Those of us who follow HIPAA enforcement actions have become accustomed to seeing multi-million dollar settlements with HHS resulting from HIPAA privacy and security violations. Without fail, those large settlements have involved the disclosure of hundreds, or even thousands, of patient records (or in the case of health plans, participant records). This week, HHS announced a $2.4 million settlement with Memorial Hermann Health System (MHHS) for improperly disclosing the name of a single patient.

Here is what happened. A Mexican immigrant presented a fake Texas driver’s license at an MHHS clinic. Staff at the clinic reported the incident and the patient was detained and arrested. In response to protests at the clinic claiming that medical facilities should be a “safe zone” for immigrants, MHHS issued a press release to media outlets explaining its actions. The press release included the patient’s name. Apparently MHHS assumed that since the patient’s name was publicly available in police records, and her name and picture had been widely published in other media reports, it would be fine to include the name in its press release. Bad assumption.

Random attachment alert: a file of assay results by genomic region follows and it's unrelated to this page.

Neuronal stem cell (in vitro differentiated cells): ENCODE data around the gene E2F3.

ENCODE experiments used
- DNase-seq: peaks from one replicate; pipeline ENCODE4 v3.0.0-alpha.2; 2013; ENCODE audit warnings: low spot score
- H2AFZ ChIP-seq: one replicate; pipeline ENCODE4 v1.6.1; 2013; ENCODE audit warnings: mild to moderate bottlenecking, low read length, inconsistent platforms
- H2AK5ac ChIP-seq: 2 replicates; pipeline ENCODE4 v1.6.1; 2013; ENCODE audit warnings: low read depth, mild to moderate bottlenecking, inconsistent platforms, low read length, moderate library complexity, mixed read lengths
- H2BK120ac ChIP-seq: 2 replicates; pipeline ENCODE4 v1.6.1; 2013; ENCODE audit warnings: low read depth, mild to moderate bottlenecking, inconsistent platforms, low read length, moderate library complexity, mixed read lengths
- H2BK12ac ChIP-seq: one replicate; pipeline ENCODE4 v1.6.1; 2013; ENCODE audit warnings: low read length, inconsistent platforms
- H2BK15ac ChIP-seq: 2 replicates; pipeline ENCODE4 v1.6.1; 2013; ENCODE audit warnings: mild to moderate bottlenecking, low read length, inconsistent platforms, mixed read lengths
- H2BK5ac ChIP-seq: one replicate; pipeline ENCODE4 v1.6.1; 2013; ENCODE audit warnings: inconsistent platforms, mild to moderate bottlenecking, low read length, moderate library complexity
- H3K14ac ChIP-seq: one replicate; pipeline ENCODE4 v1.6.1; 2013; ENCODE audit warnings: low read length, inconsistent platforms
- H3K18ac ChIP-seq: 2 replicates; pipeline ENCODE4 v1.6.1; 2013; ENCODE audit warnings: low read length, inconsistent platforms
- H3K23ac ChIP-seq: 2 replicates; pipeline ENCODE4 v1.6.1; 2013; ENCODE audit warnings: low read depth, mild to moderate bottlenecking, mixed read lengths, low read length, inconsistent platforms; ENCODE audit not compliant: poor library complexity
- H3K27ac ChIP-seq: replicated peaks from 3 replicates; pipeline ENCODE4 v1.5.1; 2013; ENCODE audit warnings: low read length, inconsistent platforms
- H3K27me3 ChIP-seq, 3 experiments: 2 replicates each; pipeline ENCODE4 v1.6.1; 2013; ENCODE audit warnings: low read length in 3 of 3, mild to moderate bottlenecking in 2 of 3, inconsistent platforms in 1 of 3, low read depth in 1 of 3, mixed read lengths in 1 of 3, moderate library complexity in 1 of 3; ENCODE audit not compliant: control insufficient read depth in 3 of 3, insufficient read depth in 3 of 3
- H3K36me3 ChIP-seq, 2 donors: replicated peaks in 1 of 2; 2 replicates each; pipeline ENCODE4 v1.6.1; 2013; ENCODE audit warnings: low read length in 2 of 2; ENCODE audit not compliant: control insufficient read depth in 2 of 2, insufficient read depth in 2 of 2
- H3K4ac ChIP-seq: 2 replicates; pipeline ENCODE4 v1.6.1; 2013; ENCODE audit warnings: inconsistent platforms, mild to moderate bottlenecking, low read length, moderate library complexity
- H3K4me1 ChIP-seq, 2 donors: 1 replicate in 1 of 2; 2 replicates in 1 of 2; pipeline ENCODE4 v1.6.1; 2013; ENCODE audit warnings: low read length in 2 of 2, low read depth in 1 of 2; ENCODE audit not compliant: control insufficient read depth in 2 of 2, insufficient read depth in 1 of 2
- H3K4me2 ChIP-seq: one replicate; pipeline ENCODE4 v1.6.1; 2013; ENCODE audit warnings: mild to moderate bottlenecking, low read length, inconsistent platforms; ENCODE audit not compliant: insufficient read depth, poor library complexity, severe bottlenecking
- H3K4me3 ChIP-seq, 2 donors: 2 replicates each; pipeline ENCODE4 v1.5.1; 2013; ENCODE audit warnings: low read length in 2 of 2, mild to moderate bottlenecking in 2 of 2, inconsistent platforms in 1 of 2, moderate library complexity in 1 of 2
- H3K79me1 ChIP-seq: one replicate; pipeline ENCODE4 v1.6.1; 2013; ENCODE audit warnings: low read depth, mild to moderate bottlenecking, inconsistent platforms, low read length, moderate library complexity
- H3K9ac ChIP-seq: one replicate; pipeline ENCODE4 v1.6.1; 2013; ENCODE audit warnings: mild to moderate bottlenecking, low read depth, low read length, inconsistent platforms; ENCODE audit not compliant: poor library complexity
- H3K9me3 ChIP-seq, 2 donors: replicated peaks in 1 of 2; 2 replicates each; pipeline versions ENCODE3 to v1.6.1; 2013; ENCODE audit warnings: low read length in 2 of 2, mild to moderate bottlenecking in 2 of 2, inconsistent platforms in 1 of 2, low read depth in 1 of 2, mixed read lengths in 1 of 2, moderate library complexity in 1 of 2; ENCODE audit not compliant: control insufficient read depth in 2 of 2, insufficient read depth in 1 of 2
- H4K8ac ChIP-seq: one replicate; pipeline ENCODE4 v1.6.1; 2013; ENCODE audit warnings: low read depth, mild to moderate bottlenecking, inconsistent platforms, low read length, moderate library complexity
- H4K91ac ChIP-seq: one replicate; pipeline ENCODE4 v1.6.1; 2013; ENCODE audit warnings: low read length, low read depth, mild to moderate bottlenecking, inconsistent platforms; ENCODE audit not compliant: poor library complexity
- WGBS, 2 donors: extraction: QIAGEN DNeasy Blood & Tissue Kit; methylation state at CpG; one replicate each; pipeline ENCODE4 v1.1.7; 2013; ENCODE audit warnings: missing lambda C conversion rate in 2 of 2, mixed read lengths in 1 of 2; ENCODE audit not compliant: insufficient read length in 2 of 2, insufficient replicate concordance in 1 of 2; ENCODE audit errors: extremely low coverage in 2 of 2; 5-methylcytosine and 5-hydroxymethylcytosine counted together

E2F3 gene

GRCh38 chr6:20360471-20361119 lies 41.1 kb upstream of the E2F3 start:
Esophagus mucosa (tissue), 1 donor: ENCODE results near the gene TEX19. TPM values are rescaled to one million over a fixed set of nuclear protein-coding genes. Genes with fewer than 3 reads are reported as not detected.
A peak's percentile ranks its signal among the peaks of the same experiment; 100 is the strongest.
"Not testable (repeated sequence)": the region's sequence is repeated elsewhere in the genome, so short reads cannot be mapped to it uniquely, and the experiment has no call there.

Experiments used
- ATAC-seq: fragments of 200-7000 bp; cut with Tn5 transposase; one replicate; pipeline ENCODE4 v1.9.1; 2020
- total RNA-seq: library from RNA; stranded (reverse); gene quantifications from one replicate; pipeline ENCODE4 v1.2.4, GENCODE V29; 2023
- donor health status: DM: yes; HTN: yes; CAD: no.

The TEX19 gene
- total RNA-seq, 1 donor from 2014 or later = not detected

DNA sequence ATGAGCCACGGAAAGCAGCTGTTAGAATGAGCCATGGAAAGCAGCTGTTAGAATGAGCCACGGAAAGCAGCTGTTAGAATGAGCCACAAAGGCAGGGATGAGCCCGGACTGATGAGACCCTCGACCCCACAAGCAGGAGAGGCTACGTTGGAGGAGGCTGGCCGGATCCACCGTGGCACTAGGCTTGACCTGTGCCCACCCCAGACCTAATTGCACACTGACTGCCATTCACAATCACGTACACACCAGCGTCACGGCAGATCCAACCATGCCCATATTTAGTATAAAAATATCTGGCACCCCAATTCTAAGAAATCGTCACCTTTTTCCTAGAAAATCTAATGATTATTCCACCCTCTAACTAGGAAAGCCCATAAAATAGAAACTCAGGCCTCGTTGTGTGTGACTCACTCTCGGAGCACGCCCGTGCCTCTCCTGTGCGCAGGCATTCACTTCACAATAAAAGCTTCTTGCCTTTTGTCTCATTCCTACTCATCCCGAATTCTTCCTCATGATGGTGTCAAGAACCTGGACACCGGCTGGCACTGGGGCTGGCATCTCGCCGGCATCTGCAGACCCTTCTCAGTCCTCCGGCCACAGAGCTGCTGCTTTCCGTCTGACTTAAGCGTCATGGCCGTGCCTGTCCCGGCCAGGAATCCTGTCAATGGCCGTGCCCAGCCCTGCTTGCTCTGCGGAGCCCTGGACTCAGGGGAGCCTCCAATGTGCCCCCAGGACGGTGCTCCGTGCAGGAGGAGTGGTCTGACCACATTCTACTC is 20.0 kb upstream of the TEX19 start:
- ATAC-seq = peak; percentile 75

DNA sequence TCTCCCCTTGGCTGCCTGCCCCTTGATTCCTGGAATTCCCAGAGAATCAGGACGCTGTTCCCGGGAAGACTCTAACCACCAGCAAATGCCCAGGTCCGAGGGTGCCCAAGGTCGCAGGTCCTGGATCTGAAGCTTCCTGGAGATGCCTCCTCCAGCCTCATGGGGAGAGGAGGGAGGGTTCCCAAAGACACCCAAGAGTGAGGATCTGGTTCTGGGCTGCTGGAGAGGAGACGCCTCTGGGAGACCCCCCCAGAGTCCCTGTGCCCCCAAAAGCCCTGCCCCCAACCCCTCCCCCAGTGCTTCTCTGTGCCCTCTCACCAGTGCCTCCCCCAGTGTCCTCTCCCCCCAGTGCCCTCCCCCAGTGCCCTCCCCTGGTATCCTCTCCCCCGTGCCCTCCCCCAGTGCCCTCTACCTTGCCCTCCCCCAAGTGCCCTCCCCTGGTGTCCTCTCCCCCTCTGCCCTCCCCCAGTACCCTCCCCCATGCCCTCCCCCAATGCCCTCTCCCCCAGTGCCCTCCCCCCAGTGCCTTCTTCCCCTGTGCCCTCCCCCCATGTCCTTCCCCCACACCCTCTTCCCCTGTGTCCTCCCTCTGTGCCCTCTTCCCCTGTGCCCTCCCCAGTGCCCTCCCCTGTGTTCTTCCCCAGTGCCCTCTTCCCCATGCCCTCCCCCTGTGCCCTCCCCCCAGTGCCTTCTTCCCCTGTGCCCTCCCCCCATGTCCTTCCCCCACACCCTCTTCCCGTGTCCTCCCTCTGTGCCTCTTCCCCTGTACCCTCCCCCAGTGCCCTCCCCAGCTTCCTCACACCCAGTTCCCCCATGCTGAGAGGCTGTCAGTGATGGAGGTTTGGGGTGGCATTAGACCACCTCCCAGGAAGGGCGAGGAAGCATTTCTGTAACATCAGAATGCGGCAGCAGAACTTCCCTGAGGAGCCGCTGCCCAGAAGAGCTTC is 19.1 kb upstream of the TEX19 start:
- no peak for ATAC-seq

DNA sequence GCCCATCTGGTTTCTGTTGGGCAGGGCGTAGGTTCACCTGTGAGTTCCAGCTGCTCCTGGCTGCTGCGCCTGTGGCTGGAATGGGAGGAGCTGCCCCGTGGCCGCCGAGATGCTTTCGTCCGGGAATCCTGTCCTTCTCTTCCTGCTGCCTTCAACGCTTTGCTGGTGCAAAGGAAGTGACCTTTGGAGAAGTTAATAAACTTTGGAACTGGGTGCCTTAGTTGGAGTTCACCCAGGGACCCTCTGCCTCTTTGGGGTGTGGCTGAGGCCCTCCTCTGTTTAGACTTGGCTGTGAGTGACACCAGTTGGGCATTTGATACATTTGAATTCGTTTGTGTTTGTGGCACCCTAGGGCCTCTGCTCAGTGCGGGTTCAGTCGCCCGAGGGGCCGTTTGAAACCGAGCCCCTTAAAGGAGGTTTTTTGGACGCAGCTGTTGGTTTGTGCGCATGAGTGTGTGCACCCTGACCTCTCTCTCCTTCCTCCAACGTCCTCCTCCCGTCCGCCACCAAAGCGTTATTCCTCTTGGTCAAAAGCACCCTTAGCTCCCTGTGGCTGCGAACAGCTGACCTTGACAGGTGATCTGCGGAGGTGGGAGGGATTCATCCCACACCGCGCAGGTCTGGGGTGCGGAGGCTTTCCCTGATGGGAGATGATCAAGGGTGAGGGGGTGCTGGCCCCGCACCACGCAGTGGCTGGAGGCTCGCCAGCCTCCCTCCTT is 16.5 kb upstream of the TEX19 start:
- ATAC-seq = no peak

While the disclosure of PHI to law enforcement is generally permitted, there is no exception for the disclosure of the patient’s name to the public, even for purposes of correcting the record or defending the covered entity from negative publicity. In that regard, this case is similar to the settlement reached with HHS by Shasta Regional Medical Center in 2013. In that situation, Shasta had been accused of Medicare fraud in a media report that referenced the billing for a particular patient, and had provided the patient’s PHI to the media to refute the allegation. The settlement cost Shasta $275,000.

One lesson from these cases is that HIPAA does not allow a covered entity to defend itself in the media using PHI, even if the PHI is already in the public domain and is being used against the covered entity.